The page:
Volcanoes old and new in New Zealand

Two tidbits from New Zealand:

– A recent survey of volcanoes in the Kermadec Arc north of New Zealand suggest that there is abundant – and recent – undersea volcanism. Scientists from University of Washington (one of my former homes) and Southhampton University (UK) explored a number of submarines volcanoes including Rumble II West, Rumble III and Brothers, which are all located along the same arc of volcanoes as New Zealand’s own White Island and Mt. Edgecumbe. What they found was a change in the shape of Rumble III (1.4 km below the sea surface) since the last survey in 2007 – the summit crater has been filled and the height of the summit cone is almost 100 m shorter! Sounds like that would have been a significant eruption for that sort of physiographic changes to the volcanic edifice. Previous to this, the last known eruption at Rumble III was in 1986, but the only known eruptions are based on hydrophone evidence. They also found abundant “black smokers” on Brothers Volcano. The map of Rumble II West (above) also shows what appears to be a caldera-like feature with a new cone growing in the center. Studies like this always make me wonder how many eruptions occur under the surface of the ocean that go unnoticed.

– If you’re into historical accounts of volcanic eruptions (and who isn’t?), you might enjoy the snippet posted in the Otaga Daily Times from 1909 entitled “Little to fear from Ngauruhoe’s eruption”. Mt. Ngauruhoe (which is really just the youngest vent of Mt. Tongariro) erupted 100 years ago on March 11 (see above), the original articles reports that the eruption was “the finest seen in New Zealand for years.” The eruption in 1909 was one of many of the volcano in the 20th century, explosive eruptions of ash and debris with moderate intensity (VEI 2).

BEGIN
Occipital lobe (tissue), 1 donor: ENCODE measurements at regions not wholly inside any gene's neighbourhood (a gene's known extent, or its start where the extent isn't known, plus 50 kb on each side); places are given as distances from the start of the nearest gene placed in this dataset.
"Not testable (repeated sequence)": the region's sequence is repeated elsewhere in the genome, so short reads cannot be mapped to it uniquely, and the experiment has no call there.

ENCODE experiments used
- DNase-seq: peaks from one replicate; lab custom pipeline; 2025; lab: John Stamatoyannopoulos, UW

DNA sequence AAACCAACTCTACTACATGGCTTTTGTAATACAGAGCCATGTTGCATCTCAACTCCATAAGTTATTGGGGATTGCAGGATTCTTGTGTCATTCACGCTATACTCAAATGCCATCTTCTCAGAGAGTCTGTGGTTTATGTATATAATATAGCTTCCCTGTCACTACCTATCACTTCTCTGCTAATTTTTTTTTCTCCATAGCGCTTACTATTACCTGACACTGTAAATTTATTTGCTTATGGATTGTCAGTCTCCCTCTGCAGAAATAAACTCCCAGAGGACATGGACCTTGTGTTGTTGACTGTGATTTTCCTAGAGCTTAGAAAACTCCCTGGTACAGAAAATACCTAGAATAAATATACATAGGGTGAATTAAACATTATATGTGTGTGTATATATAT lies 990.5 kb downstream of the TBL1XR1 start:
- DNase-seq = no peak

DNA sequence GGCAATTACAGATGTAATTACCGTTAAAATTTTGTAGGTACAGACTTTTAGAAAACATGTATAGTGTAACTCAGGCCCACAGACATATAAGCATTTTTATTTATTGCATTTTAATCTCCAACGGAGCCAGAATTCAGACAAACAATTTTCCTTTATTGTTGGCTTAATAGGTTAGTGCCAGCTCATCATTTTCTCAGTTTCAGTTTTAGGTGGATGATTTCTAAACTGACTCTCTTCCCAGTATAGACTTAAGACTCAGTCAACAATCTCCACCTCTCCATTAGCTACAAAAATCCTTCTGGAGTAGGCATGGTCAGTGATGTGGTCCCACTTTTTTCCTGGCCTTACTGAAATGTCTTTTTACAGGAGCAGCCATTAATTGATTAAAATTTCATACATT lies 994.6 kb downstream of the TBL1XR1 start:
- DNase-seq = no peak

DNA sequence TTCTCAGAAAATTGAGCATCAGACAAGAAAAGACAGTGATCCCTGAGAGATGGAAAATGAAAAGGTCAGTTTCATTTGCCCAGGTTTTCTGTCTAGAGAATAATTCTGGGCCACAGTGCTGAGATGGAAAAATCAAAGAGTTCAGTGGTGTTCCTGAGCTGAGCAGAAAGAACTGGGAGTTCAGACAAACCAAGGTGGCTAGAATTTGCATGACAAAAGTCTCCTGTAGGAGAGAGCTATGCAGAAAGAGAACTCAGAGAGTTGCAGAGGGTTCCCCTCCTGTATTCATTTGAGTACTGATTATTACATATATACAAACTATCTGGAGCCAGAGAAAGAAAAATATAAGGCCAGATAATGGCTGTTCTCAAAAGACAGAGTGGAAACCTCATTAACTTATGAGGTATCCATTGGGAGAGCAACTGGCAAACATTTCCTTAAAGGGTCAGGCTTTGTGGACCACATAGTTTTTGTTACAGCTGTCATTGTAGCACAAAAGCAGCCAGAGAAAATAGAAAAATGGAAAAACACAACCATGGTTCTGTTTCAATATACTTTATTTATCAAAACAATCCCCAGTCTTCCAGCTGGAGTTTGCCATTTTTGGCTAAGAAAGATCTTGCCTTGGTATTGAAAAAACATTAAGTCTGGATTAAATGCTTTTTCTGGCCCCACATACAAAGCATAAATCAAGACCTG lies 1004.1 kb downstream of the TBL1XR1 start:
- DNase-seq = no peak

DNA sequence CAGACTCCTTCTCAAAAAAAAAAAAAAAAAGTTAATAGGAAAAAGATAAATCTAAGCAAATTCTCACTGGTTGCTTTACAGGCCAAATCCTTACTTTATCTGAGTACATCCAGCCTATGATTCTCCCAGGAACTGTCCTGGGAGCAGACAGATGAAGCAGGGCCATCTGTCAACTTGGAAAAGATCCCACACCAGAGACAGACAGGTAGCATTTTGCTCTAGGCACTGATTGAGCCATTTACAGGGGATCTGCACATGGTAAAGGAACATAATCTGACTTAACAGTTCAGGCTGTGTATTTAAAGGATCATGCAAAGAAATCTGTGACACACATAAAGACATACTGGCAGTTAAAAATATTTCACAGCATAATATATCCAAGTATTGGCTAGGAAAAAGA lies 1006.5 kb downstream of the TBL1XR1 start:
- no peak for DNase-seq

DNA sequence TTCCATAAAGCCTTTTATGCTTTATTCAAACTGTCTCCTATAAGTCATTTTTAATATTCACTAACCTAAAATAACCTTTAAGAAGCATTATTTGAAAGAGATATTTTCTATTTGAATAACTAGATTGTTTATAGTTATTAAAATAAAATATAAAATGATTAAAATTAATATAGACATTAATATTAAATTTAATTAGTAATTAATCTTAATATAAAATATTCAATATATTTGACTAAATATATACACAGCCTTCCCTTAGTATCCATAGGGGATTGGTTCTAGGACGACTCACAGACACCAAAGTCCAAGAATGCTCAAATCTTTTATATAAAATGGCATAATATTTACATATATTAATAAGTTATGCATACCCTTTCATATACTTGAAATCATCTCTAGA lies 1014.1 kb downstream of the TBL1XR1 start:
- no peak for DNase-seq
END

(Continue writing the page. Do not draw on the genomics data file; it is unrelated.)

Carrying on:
//Below are the comments from the original posting of this article.
doug Says:
March 12, 2009 at 1:33 am e
given the relative proportion of the earth that is covered by water compared to land and the various plate boundaries, should one assume that there are many more underwater volcanoes than those that reach above sea level (continental and island arc)?
gg Says:
March 12, 2009 at 4:50 am e
Do tell, Dr. K! Just want to say that I check the world earthquakes and volcanoes. We have underwater vents in Canada, even. If it’s on the Ring of Fire, and in water, I’d guess there’s a pretty good chance of underwater volcanoes.
New Zealand undersea volcanism at the Eruptions blog « The Volcanism Blog Says:
March 12, 2009 at 8:13 am e
[…] New Zealand undersea volcanism at the Eruptions blog 12 March 2009 Posted by volcanism in New Zealand, current research, geoscience, submarine volcanism. Tags: Kermadec Arc, New Zealand, undersea volcanism, volcano research trackback Dr Klemetti has an interesting post at his Eruptions blog today on undersea volcanism in the Kermadec Arc, north of New Zealand. A study by the University of Southampton and the University of Washington found evidence of a high level of volcanic activity in this area, with the delightfully-named Rumble III volcano having apparently filled in its crater and lost 100m in height since 2007. Eruptions has all the information and relevant links: Volcanoes old and new in New Zealand. […]